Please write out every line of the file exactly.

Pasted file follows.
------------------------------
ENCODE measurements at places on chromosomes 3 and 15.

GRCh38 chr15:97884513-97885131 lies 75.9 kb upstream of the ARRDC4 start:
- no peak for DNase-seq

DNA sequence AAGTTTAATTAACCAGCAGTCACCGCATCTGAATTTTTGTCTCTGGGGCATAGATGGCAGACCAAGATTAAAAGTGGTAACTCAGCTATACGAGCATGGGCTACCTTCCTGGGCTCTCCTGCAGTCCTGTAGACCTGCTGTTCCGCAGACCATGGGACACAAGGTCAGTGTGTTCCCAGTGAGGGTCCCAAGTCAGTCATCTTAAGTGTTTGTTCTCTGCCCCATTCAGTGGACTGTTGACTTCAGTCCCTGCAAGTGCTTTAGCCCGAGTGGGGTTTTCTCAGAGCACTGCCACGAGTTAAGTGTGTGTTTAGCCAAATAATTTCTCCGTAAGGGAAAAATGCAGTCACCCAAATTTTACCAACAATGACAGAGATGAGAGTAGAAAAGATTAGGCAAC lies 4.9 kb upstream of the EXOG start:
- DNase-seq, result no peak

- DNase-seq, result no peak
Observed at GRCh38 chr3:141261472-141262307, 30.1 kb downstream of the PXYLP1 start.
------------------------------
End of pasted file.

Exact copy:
ENCODE measurements at places on chromosomes 3 and 15.

GRCh38 chr15:97884513-97885131 lies 75.9 kb upstream of the ARRDC4 start:
- no peak for DNase-seq

DNA sequence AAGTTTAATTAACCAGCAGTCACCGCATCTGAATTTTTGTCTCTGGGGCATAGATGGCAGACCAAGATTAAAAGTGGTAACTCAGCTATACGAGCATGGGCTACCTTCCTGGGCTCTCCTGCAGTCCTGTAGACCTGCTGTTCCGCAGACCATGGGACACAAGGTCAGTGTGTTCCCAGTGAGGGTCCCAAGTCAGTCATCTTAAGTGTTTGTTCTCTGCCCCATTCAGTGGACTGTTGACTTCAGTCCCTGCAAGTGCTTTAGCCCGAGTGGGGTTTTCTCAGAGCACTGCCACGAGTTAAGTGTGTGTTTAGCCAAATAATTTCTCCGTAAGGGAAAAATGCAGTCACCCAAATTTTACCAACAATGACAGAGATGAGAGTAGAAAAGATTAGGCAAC lies 4.9 kb upstream of the EXOG start:
- DNase-seq, result no peak

- DNase-seq, result no peak
Observed at GRCh38 chr3:141261472-141262307, 30.1 kb downstream of the PXYLP1 start.